By the end of the tour our brigade had suffered 68 killed and several hundred wounded. Our artillery battery lost six soldiers to combat and another to suicide—plus five more that were so seriously wounded they had to be evacuated to a military hospital in Germany. It was eerie to return to our barracks after one of our people had been killed and find all of their possessions arranged exactly how they had left them only a few hours before.

I would be remiss if I didn’t mention the hardships endured by the residents of Ramadi. To this day, I am not sure how they managed to go about their daily lives while thousands of strangers —American troops, Iraqi insurgents, and foreign jihadists—roamed the city streets trying to kill one another in increasingly creative and destructive ways.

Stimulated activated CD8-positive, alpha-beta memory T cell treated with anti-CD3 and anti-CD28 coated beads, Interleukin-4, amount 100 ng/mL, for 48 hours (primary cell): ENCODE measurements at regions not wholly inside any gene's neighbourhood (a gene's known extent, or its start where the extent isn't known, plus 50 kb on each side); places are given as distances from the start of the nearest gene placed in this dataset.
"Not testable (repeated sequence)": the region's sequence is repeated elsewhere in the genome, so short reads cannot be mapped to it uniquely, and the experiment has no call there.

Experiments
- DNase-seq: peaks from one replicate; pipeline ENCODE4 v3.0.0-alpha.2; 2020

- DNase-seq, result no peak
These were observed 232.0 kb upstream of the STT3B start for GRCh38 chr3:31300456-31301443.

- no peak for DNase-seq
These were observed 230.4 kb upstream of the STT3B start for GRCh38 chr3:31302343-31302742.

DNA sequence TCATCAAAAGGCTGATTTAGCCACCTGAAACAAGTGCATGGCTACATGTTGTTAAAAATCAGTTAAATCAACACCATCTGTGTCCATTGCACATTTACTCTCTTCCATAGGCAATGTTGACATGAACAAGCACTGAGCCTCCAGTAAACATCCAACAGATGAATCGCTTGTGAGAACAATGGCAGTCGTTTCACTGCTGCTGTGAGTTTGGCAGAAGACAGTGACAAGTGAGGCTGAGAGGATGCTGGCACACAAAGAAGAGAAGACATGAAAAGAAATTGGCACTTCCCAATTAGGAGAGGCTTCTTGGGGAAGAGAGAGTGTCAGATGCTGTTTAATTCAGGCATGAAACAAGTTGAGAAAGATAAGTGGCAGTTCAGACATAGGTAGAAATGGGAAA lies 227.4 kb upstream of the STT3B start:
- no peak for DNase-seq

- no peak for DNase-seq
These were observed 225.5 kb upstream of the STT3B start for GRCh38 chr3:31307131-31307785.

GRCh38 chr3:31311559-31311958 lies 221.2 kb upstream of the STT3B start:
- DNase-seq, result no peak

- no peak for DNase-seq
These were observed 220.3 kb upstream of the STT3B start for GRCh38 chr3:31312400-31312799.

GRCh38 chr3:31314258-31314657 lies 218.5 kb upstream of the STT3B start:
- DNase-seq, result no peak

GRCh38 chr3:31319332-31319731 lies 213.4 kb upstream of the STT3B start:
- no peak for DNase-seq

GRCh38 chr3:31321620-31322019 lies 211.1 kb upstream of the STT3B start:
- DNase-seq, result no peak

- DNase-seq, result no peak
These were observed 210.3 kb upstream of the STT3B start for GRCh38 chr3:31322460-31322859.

After the tour, the Army didn’t return us to South Korea, but instead sent us to Fort Carson, located in Colorado Springs, Colo. This proved to be a much more agreeable setting than Ramadi. The following year I left the Army, and headed to Cusco, Peru to attend an intensive, Spanish language immersion school.

How did you come to be at UMB? What made you want to work here?
I was enrolled in the Executive MBA program at Washington University in St. Louis. One of my classmates, Steve Marin, had recently retired from the Air Force and secured a position at UMB. UMB had an excellent reputation in the community and the financial industry seemed to offer good opportunities. With Steve’s assistance I applied, and was lucky enough to be hired.